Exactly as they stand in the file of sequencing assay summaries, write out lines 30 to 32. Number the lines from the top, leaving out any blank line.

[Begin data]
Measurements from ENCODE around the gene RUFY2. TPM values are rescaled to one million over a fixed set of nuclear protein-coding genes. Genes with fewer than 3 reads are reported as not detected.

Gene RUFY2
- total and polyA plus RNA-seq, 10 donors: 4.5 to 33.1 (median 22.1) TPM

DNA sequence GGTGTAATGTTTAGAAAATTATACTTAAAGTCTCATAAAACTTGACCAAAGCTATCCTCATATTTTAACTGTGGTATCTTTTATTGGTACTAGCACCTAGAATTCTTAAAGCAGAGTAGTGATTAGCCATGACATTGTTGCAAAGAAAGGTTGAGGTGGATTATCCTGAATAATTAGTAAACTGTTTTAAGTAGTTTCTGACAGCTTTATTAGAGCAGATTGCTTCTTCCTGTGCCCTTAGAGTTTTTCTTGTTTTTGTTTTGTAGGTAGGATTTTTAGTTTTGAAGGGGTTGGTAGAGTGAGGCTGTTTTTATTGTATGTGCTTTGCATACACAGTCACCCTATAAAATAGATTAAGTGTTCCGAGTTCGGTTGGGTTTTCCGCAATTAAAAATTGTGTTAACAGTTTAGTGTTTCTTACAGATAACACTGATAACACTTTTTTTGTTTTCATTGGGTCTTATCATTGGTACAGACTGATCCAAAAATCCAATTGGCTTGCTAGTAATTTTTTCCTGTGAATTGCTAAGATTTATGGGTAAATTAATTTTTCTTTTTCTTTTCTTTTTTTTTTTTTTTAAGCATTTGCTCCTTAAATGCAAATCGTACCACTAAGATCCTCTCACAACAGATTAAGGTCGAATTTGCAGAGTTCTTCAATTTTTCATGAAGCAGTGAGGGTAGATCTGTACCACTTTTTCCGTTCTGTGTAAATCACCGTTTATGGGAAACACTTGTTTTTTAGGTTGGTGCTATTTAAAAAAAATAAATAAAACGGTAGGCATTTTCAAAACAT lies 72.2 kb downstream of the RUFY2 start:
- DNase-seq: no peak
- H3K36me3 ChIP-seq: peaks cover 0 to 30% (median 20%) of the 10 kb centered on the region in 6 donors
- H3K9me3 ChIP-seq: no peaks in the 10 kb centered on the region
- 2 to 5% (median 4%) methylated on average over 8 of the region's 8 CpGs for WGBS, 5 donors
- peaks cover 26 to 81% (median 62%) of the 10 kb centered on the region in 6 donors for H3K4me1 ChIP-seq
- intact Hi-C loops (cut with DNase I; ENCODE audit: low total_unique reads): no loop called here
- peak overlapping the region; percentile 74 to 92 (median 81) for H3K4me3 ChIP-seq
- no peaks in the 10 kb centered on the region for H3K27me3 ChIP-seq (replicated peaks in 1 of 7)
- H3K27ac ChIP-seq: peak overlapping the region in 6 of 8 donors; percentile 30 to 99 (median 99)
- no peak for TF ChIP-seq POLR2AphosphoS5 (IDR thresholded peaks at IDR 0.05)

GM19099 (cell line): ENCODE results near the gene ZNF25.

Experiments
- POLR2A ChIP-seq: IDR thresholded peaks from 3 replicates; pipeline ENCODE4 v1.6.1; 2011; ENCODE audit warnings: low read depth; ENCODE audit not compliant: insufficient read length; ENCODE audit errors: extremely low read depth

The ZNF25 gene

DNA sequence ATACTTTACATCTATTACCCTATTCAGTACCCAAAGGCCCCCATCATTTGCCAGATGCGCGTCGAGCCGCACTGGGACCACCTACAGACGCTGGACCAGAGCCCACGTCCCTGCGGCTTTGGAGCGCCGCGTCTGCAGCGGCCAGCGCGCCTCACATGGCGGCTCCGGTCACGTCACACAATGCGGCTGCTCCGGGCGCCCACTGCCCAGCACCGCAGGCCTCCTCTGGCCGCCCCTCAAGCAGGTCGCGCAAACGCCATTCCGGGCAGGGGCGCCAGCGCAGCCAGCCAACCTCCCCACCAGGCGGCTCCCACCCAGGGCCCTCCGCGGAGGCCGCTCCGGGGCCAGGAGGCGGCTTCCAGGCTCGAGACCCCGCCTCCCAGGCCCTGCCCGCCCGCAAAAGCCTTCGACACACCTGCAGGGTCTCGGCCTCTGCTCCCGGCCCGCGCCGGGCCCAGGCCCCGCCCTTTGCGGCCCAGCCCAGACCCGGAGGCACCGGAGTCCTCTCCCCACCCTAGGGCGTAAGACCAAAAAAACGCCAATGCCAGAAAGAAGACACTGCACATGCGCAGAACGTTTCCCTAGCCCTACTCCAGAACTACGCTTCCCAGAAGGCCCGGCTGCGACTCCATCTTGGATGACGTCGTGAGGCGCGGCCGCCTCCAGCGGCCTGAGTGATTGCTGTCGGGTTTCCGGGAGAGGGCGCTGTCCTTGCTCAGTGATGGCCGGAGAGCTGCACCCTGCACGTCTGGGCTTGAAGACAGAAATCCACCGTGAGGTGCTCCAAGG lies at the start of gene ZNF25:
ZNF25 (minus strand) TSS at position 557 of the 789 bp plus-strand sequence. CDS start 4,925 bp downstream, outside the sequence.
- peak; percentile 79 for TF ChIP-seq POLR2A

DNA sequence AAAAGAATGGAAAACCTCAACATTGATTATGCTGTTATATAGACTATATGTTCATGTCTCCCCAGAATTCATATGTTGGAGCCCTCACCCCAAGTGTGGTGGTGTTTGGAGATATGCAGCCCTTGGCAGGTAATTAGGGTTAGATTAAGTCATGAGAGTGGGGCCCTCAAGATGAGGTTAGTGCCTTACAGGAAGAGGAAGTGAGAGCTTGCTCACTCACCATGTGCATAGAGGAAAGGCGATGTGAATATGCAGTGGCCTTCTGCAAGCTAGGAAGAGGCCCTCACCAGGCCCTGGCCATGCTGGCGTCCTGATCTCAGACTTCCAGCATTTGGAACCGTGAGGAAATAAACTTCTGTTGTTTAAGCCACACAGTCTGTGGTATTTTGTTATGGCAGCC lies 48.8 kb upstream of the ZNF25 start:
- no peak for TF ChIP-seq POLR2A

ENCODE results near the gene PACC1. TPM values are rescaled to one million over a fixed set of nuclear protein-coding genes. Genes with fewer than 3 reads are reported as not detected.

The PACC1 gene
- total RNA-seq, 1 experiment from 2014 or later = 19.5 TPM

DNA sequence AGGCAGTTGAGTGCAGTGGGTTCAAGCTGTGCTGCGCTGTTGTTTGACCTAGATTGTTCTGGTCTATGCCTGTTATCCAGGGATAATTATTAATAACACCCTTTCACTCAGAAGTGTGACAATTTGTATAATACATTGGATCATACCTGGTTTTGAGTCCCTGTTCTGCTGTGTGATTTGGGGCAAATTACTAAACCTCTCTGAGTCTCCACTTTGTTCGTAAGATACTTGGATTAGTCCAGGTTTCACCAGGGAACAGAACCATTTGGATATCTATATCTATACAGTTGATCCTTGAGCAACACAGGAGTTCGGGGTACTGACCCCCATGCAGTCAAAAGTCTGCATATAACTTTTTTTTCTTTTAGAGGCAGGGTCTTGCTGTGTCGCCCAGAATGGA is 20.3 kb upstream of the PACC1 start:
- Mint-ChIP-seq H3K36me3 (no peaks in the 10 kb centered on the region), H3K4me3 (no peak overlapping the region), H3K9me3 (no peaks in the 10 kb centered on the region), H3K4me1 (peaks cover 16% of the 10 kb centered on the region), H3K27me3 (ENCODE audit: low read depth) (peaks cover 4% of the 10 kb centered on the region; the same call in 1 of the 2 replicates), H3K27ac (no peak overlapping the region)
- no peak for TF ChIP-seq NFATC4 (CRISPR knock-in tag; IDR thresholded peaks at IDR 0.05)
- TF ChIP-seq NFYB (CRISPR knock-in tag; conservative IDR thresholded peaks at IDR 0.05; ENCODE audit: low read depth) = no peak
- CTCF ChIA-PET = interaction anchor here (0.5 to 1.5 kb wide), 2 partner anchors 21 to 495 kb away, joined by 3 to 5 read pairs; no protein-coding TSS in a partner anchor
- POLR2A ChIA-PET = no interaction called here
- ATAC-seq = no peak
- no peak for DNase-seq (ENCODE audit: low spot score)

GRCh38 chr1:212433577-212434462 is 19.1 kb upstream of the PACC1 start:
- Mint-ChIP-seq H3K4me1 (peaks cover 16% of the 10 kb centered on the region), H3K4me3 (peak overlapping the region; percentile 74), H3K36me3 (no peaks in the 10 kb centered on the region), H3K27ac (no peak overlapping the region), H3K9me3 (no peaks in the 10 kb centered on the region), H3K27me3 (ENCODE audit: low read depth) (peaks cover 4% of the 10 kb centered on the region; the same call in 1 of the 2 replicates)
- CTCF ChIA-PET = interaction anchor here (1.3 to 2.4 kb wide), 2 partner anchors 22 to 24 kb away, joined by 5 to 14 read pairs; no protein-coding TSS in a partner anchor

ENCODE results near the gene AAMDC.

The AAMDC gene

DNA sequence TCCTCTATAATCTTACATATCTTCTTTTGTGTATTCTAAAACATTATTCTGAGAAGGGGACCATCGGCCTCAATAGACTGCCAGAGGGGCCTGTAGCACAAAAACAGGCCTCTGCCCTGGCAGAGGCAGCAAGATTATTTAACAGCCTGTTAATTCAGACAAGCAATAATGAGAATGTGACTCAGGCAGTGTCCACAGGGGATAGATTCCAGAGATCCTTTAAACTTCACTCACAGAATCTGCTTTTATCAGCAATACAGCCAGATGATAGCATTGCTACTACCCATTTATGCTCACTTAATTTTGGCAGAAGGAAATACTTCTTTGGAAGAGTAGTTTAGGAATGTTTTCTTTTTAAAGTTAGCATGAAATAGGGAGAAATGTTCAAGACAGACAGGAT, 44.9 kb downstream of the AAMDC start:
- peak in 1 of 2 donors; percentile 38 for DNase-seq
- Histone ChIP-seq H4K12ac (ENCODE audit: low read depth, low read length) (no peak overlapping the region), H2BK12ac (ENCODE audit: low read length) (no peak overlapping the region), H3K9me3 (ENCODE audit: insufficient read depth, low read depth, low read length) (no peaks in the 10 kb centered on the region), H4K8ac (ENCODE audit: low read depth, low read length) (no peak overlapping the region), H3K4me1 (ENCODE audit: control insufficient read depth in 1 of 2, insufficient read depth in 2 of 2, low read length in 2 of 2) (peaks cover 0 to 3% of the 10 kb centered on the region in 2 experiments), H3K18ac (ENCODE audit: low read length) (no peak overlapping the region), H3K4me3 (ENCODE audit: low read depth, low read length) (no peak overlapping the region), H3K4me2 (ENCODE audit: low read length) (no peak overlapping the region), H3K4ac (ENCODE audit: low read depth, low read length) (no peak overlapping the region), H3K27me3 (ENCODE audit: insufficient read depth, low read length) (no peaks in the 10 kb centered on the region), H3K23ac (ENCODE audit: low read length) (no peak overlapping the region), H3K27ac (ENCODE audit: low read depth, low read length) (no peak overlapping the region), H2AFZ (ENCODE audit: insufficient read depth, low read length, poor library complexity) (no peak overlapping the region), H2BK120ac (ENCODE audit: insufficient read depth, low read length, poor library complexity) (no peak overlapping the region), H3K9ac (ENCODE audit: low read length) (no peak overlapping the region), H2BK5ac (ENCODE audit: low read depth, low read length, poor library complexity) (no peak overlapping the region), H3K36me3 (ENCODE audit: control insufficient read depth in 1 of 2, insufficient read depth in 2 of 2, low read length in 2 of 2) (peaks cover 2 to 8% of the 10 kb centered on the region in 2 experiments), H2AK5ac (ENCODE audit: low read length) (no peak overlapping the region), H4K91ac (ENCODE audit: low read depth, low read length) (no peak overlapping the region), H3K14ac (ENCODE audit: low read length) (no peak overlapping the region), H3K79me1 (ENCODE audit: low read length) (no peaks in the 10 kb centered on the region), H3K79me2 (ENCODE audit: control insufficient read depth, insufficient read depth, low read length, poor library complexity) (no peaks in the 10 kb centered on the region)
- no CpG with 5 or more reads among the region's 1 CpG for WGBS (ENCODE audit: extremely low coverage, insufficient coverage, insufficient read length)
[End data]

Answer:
- TF ChIP-seq NFYB (CRISPR knock-in tag; conservative IDR thresholded peaks at IDR 0.05; ENCODE audit: low read depth) = no peak
- CTCF ChIA-PET = interaction anchor here (0.5 to 1.5 kb wide), 2 partner anchors 21 to 495 kb away, joined by 3 to 5 read pairs; no protein-coding TSS in a partner anchor
- POLR2A ChIA-PET = no interaction called here